An Autodidactic Corner Selection
Pogram Kishinev and the Tilt of History by Seven Zapperstein is a wonderful book. It tells a detailed story about a pogram that took place in Tsarist Russia in April 1903 and included the murder of 49 Jews, the rape of many Jewish women and girls, the wounding of about 600 and the robbing and destruction of over 1000 Jewish owned homes and businesses. Zapperstein goes into a lot of detail about what happened during those three terrible days in 1903. People from neighboring areas actually brought in wagons to carry away stolen items.
News of the pogram was widely written about in the American and English press. The Hearst newspaper powerhouse gave very heavy coverage of the pogram. Zapperstein explains how this journalism lead to the creation of The NAACP largely by New York City based Jews who saw in the wide spread lynching of Black men in the American south a horror much like the Kishinev Pogram. Zapperstein details how to this very day the pogram caused most American Jews to be liberals.
One of the most valuable parts of this great history is Zapperstein’s account of how pogram lead to one of the most evil forgeries ever done, the 1909 production of The Protocals of The Elders of Zion. This work, in which an Assembly of Jews allegedly laid out a plan to achieve world domination provided much of the justification for the Holocaust and is believed to this day by many idiots to be real. It was written in part to excuse Russian government backed pograms. For me this alone makes this book must reading for the autodidactic.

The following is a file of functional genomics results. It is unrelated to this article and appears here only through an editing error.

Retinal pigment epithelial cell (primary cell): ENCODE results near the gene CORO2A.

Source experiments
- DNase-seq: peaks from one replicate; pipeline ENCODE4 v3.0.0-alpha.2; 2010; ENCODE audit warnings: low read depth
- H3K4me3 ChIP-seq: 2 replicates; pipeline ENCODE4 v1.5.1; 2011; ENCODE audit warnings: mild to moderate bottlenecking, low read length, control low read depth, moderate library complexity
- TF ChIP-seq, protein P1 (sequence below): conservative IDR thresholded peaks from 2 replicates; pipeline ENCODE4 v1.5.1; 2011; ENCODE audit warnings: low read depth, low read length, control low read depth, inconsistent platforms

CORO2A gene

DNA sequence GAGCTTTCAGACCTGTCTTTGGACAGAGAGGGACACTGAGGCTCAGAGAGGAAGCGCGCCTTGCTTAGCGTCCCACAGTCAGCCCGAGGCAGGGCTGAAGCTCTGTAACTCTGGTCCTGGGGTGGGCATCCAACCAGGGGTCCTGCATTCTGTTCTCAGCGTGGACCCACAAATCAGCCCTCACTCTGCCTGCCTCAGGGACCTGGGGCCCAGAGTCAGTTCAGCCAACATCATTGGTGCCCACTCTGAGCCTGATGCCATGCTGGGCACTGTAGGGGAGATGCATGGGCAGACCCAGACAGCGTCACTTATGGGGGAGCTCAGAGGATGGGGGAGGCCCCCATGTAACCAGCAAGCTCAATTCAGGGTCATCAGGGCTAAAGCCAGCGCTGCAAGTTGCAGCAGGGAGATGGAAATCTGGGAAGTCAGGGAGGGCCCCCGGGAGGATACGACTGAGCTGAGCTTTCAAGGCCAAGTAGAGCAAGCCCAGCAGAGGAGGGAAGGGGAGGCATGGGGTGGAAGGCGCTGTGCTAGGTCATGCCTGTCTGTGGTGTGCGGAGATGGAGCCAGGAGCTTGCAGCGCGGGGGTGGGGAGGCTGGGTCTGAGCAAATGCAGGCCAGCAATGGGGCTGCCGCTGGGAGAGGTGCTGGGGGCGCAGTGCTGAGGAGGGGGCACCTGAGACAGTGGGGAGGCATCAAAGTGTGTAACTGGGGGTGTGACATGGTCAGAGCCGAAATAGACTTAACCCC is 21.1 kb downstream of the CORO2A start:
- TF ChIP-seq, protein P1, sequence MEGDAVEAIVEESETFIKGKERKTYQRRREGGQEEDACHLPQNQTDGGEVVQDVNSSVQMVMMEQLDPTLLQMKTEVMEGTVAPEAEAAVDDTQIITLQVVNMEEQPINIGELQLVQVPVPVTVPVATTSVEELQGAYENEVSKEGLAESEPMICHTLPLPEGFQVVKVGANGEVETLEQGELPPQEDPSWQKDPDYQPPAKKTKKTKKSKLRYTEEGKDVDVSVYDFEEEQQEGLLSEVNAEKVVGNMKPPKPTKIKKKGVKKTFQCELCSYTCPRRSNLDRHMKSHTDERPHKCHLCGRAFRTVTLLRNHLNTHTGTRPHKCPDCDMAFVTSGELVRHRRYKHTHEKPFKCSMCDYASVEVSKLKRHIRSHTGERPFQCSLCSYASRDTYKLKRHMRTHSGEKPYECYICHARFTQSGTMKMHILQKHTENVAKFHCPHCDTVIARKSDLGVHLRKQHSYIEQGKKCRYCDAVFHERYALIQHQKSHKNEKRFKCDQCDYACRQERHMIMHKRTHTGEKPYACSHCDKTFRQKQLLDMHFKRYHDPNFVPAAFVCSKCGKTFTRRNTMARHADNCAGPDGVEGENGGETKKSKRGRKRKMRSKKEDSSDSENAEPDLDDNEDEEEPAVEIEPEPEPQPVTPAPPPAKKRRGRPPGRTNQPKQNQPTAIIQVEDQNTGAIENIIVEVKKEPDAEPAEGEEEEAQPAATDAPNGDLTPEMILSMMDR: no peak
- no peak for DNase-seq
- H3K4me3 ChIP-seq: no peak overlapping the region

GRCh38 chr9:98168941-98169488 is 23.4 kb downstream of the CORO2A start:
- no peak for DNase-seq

Zapperstein also covers Jewish literary treatment of the pogram, iCultural impact it had on the founders of the Israeli Army.
Pogram Kishinev and the Tilt of History by Seven Zapperstein is an elegant work, deeply researched, very well organized. It is not overly academic. I think anyone with a serious interest in 20th century history will be glad they read this book. It is must reading for those into Jewish history.
Steven J. Zipperstein is the Daniel E. Koshland Professor in Jewish Culture and History at Stanford University. He has also taught at universities in Russia, Poland, France, and Israel; for six years, he taught at Oxford University. For sixteen years he was Director of the Taube Center for Jewish Studies at Stanford. He is the author and editor of eight books including The Jews of Odessa: A Cultural History (1986, winner of the Smilen Prize for the Outstanding book in Jewish history); Elusive Prophet: Ahad Ha’am and the Origins of Zionism (1993, winner of the National Jewish Book Award); Imagining Russian Jewry (1999); and Rosenfeld’s Lives: Fame, Oblivion, and the Furies of Writing (2008, shortlisted for the National Jewish Book Award in Biography, Autobiography and Memoir).
Zipperstein’s articles have appeared in The New York Times Sunday Book Review, the Washington Post, The New Republic, the Jewish Review of Books, Chronicle of Higher Education and elsewhere. He was editor of the journal Jewish Social Studies for twenty years, and the book series Stanford Studies in Jewish History and Culture for a quarter of a century. Together with Anita Shapira, he is series editor of the Yale University Press/Leon Black Foundation Jewish Lives series. Zipperstein is the immediate past Chair of the Academic Advisory Council of the Center for Jewish History, in New York and is currently Chair of the Stanford History Department's Graduate Studies Committee. . From Stanford University